Large epidemiologic studies have repeatedly found that people who are chronically sleep-deprived are at higher risk of obesity.

Why does lack of sleep make your body less sensitive to insulin and less efficient at metabolizing blood glucose? One culprit may be a reduction in slow-wave sleep. Human sleep comprises rapid-eye-movement (REM) sleep and stages 1-3 of non-REM sleep. The deepest stage (3) of non-REM sleep, known as slow-wave sleep, is considered the most restorative. During slow-wave sleep, there are transient metabolic, hormonal, and neurophysiologic changes, including lowered use of glucose by the brain, stimulation of growth hormone release, and decreased sympathetic nervous activity. In one study, suppressing slow-wave sleep for three nights while keeping total sleep time unchanged resulted in a decrease in insulin sensitivity and glucose tolerance—similar to the range seen in older adults with impaired glucose tolerance. And the more significant the reduction in slow-wave sleep, the greater the decrease in insulin sensitivity.

Other likely factors caused by sleep deprivation disrupt insulin and glucose metabolism, including increased sympathetic nervous system activity, which can boost insulin resistance both directly in your tissues and indirectly through the release of pro-inflammatory cytokines (immune system components that can interfere with insulin signaling). As little as one night of reduced sleep can increase cytokine release. And shortened sleep causes the brain—which generally uses up to 20 percent of the body’s glucose while at rest (although it’s just 2 percent of our body weight)—to use less, which leaves more glucose circulating in your blood.

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Sleep duration may also affect whether your body burns fat or muscle while on a diet. In one study, people sleeping 5½ hours a night lost more non-fat mass than fat while on a mildly calorie-restricted diet; people who got 8½ hours of sleep shed more fat. The reason may be that the short sleepers also had higher levels of acylated ghrelin, a hunger-promoting hormone (see below) that encourages fat retention and glucose production by the liver. The authors suggest that the lack of sleep changed the way a person’s body uses different kinds of fuel, with short sleepers converting protein to glucose to meet their body’s energy needs. In another study, among people who reduced their calories by 600-700 a day, every extra hour of sleep was associated with 1½  pounds more fat loss.

New research from Mayo Clinic also connects sleep loss to the accumulation of dangerous abdominal fat specifically. In the study, 12 people were subjected to sleep deprivation (4 hours of sleep) for two weeks. Researchers observed an 11 percent increase in visceral fat accumulation inside the abdomen when subjects were sleep-deprived compared to getting a full nine hours (meanwhile, the average weight gain during sleep deprivation was one pound more than under control conditions).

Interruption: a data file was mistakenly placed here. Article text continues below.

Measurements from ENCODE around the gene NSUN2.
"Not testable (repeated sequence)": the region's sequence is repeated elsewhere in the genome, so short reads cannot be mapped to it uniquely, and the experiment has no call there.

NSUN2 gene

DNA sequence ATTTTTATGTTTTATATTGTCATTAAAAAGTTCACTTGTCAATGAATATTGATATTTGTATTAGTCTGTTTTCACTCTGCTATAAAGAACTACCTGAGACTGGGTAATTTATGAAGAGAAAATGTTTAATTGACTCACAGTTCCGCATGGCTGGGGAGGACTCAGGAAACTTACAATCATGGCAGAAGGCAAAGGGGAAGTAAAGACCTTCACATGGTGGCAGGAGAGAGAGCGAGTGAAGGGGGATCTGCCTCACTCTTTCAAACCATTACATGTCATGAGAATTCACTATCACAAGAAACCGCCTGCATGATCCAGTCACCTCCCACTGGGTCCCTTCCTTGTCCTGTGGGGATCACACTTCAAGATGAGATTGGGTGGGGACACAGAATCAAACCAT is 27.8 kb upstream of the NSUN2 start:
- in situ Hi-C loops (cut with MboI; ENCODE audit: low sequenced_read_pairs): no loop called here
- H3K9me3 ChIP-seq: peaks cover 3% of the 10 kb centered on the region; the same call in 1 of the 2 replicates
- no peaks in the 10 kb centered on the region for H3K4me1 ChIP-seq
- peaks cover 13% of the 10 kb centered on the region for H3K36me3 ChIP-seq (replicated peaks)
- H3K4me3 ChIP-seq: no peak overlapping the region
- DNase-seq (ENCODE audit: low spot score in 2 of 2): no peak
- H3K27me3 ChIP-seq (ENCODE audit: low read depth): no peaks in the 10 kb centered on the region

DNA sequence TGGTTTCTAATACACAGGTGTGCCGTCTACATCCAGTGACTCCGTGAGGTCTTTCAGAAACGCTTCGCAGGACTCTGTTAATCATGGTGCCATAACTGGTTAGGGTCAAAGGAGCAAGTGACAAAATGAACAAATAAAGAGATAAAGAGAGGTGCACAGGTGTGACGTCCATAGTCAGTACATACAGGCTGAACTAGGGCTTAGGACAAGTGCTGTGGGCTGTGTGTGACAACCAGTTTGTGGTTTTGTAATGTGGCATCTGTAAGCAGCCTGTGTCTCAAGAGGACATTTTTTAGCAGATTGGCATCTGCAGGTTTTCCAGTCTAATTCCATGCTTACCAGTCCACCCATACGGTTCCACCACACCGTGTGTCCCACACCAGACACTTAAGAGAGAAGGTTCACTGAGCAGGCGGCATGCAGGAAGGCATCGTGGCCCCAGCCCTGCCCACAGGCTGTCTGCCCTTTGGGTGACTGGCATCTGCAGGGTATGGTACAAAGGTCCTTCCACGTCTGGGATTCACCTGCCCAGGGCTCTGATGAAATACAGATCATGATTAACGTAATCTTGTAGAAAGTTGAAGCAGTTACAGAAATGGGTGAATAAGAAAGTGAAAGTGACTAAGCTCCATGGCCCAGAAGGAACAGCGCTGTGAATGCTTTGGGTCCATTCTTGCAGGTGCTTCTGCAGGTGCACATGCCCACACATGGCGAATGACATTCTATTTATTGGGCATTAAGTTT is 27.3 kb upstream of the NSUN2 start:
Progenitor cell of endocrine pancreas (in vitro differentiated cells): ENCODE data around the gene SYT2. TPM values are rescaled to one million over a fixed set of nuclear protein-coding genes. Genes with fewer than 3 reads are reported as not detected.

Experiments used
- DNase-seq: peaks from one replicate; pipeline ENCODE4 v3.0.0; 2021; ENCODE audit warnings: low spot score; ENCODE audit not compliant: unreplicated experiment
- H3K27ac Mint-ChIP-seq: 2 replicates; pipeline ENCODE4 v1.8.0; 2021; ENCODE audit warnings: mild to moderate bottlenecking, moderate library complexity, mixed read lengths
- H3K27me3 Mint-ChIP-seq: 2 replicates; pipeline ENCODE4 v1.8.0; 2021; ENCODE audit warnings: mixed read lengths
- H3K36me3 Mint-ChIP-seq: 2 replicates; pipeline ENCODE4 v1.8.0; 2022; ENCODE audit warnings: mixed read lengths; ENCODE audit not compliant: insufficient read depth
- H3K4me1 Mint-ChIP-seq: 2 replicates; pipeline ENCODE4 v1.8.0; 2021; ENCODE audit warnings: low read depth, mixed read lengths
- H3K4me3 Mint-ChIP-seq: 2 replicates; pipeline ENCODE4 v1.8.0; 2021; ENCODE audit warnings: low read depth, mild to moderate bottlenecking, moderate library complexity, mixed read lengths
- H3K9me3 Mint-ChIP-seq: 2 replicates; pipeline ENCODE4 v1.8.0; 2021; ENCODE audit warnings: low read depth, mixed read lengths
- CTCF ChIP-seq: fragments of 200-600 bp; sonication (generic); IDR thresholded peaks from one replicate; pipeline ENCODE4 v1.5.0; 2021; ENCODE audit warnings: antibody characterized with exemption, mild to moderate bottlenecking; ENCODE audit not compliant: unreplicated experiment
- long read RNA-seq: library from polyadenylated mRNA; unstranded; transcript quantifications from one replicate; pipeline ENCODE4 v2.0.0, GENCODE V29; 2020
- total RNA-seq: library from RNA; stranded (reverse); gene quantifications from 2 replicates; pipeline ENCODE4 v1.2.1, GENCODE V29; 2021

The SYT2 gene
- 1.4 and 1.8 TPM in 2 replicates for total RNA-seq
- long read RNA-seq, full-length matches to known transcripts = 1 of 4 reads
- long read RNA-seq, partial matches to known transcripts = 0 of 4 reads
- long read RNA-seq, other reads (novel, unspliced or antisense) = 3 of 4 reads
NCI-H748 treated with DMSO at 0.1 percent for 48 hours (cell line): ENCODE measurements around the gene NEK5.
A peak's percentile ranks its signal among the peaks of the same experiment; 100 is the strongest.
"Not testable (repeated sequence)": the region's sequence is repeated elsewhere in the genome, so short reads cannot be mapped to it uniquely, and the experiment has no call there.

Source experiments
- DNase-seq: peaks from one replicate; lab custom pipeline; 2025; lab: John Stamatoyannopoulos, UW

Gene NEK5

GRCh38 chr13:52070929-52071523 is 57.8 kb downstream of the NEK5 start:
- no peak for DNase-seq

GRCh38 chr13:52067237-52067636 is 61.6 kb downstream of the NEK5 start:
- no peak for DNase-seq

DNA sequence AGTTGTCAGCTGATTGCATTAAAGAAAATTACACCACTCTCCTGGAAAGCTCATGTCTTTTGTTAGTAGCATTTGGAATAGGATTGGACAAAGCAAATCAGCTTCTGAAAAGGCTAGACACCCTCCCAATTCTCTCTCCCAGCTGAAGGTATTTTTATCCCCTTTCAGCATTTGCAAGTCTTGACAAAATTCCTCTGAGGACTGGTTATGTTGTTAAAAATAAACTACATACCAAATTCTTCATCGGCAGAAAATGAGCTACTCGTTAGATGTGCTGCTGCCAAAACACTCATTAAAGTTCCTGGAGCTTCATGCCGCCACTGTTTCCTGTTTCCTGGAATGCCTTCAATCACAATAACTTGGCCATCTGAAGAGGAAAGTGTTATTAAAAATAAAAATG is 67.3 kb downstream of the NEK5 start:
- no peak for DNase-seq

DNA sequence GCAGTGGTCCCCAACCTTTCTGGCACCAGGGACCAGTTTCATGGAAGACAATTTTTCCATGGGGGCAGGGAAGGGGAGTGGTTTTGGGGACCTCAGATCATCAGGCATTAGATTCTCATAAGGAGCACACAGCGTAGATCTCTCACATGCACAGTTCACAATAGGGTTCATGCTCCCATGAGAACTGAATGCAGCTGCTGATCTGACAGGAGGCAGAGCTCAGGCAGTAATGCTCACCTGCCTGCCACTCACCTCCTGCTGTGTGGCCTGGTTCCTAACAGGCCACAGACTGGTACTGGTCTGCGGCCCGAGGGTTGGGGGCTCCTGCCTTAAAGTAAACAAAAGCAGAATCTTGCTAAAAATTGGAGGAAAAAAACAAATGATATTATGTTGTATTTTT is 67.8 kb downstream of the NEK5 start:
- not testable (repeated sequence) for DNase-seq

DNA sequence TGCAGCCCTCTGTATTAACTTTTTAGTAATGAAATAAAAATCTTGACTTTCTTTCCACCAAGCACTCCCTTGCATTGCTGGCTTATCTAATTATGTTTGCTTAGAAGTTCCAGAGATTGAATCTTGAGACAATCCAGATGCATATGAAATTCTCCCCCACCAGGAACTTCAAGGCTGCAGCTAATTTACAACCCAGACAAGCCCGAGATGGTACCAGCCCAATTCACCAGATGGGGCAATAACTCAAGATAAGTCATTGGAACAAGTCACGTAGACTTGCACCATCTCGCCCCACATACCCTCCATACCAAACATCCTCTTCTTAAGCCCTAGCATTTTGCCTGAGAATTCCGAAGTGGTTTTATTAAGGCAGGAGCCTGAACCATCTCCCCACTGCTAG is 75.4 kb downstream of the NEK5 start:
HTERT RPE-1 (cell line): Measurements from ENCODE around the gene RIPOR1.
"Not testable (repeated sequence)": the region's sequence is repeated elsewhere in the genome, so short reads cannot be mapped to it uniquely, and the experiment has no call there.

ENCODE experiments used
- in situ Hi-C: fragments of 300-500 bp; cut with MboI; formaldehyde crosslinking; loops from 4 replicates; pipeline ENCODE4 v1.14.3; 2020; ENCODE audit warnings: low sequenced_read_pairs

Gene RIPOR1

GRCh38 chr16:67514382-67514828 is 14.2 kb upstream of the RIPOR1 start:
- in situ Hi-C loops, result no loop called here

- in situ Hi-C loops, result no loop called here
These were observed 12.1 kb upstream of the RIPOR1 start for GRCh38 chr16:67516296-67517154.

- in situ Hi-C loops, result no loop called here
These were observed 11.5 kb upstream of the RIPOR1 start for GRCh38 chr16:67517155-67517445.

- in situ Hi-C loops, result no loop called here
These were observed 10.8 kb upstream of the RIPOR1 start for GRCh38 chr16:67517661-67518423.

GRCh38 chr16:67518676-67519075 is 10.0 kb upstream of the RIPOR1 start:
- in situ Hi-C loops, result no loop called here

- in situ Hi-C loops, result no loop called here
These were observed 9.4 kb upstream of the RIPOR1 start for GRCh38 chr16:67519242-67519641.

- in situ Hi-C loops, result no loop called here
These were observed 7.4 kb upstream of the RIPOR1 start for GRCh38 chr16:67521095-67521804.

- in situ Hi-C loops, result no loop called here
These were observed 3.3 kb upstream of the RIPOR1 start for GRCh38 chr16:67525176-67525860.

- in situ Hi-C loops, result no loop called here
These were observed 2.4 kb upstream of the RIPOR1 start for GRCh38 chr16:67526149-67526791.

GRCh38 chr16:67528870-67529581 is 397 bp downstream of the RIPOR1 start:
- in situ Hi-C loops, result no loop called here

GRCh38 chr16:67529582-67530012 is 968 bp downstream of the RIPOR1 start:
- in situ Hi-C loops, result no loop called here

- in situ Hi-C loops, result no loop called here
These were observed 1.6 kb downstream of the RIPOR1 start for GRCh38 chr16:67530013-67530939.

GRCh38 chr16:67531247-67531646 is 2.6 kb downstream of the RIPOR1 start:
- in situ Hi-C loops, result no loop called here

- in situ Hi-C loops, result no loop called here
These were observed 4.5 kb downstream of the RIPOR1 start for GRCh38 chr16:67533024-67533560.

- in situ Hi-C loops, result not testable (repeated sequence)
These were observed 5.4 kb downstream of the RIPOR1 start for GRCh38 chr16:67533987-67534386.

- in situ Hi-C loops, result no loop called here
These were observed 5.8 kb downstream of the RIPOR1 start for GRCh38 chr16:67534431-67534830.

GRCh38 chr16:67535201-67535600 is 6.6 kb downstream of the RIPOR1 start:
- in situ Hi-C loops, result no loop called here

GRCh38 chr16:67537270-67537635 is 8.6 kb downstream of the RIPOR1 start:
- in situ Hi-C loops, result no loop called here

Functional medicine doctor Rich Joseph points out that sleep deprivation has acute and chronic effects. Some consequences, such as reduced insulin sensitivity, may be transitory, while the longer-term impacts on weight gain and metabolic disruption may result from chronic sleep loss.

Summary: Sleep deprivation (consistently less than 7 hours nightly for the average adult) decreases insulin sensitivity (increases insulin resistance) and hence, increases circulating insulin and blood glucose levels. 

The Effects of Sleep on Weight Gain, Eating Behaviors, and Food Choices

Sleeping poorly or disrupted sleep patterns can profoundly affect your dietary choices, leading to higher caloric intake and overconsumption of carbs and sugar the next day. A 2019 meta-analysis found that compared to normal sleepers, short sleepers were hungrier, ate on average 250 more calories over the course of a day, and put on weight. In one study, for instance, people who slept 4½ hours a night for four nights had higher levels of hunger-sparking ghrelin the following days and after each meal. As a result, they consumed roughly 340 calories more—including more carbs and more sweet and salty snacks—than when they slept for 8.5 hours. Elevated evening ghrelin levels seemed to be linked to the short sleepers eating more sweets.

In studies where the amount of sleep is restricted, and food is freely available, people tend to consume far more calories than they need to stay awake. Having more hours to eat is one explanation, but research also points to the deactivation of brain networks involved in cognitive control and the activation of those involved in reward. In one study, sleep restriction reduced neural activity in three cortical brain regions that are needed to optimally evaluate food stimuli when people reported wanting food while also boosting neural activity in a subcortical region (the amygdala) that exaggerates the desirability of foods. In the same study, sleep deprivation also caused cravings for high-calorie snacks and junk food that promote weight gain. In addition, the more sleep-deprived the participants felt, the more of these foods they desired—even though they were already consuming extra calories and didn’t report feeling any hungrier than when they got adequate sleep. This suggests, the researchers note, that sleep loss, as opposed to any metabolic need or hunger, produced these changes.

Lack of sleep may also cause people to eat at a time of day that goes against their biology. In one study, when people slept for only five hours a night and could eat whatever they wanted, they ate more carbs during the day and took in 42 percent more calories as after-dinner snacks, consuming more calories after dinner than during any other individual meal. Nighttime snacking can be especially metabolically challenging. As bedtime approaches, the body’s insulin levels decrease, and the sleep hormone, melatonin, naturally rises. Staying up late can also push melatonin onset later, throwing off the 24-hour circadian clock, which may lead to eating more food at night.